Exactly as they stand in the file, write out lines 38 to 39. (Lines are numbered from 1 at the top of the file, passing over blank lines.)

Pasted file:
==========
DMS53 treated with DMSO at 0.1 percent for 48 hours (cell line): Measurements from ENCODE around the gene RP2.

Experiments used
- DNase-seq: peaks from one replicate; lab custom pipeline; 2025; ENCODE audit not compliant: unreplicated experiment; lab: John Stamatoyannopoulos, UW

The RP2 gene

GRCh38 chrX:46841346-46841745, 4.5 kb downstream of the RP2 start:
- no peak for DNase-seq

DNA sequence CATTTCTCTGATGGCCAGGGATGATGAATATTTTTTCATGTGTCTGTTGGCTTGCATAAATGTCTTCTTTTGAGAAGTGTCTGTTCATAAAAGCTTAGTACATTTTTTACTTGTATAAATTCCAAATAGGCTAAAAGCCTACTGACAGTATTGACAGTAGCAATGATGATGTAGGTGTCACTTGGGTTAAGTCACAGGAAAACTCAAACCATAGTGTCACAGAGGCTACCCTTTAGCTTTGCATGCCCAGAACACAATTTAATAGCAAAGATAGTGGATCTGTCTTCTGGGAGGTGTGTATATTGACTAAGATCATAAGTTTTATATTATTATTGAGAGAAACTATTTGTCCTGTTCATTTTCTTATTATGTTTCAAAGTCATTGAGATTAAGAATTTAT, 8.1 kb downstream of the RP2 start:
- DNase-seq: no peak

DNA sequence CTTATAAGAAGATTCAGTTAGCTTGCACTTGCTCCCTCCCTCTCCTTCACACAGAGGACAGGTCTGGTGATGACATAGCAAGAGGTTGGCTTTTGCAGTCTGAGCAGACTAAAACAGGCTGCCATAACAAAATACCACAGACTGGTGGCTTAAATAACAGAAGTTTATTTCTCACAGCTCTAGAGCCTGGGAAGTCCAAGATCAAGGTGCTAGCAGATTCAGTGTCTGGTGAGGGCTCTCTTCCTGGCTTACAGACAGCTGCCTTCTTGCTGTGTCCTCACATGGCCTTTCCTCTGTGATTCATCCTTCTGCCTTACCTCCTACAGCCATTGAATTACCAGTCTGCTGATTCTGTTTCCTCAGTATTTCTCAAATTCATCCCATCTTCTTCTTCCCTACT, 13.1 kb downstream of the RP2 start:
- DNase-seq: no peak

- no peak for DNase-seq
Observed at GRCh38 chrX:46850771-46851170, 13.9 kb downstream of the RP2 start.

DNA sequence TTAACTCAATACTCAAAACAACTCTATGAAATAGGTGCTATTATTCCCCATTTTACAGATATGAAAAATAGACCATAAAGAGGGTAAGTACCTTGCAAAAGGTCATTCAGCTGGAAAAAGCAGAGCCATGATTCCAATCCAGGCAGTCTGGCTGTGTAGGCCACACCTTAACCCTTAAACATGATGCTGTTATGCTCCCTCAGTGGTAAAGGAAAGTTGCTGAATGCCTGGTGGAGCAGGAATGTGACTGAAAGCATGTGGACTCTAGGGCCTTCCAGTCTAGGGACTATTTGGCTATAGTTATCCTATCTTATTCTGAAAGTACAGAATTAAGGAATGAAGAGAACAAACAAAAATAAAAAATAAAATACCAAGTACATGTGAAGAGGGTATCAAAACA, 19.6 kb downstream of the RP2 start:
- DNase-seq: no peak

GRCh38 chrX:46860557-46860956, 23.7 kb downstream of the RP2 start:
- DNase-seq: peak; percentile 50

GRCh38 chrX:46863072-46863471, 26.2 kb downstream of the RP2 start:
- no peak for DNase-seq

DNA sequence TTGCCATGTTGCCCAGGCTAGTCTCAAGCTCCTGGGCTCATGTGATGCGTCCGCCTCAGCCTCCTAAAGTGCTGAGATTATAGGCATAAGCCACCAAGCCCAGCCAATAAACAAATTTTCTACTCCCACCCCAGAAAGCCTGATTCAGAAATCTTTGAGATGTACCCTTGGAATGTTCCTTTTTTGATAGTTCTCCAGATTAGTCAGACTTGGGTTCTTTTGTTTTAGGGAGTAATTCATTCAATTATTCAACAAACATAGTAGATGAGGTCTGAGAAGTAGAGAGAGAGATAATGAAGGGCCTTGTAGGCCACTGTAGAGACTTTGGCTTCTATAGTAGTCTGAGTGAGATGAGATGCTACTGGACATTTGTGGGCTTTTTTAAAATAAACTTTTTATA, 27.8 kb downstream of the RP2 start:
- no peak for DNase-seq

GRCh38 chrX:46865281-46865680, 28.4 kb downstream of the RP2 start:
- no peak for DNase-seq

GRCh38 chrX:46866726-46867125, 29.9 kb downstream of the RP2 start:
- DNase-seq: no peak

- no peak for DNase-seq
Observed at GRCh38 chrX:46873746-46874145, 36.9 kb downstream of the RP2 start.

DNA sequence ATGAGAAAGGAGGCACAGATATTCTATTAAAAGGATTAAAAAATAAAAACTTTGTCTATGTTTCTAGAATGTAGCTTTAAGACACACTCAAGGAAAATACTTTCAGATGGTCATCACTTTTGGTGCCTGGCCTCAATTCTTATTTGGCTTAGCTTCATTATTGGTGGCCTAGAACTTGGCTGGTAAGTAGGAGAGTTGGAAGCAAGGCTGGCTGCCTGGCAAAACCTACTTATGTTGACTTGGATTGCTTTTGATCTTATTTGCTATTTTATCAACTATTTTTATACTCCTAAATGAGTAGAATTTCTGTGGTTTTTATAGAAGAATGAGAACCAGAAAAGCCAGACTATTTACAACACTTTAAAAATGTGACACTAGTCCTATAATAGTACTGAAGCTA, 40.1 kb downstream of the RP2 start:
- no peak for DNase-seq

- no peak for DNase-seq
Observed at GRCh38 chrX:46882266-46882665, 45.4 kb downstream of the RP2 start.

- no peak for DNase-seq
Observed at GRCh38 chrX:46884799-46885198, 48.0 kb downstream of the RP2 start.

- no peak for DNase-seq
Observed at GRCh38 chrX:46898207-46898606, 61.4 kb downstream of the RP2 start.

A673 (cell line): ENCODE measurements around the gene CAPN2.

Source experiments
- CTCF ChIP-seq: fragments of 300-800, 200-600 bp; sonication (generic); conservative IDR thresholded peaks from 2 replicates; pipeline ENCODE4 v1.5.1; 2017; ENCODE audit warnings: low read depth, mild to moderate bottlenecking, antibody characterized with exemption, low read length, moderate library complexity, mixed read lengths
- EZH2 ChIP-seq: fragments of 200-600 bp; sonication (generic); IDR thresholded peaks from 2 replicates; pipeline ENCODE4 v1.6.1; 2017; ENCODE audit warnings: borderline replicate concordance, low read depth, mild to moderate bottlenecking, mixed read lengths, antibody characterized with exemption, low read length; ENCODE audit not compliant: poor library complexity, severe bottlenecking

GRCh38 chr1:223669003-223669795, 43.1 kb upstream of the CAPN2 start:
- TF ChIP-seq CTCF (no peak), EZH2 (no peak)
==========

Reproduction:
- EZH2 ChIP-seq: fragments of 200-600 bp; sonication (generic); IDR thresholded peaks from 2 replicates; pipeline ENCODE4 v1.6.1; 2017; ENCODE audit warnings: borderline replicate concordance, low read depth, mild to moderate bottlenecking, mixed read lengths, antibody characterized with exemption, low read length; ENCODE audit not compliant: poor library complexity, severe bottlenecking

GRCh38 chr1:223669003-223669795, 43.1 kb upstream of the CAPN2 start: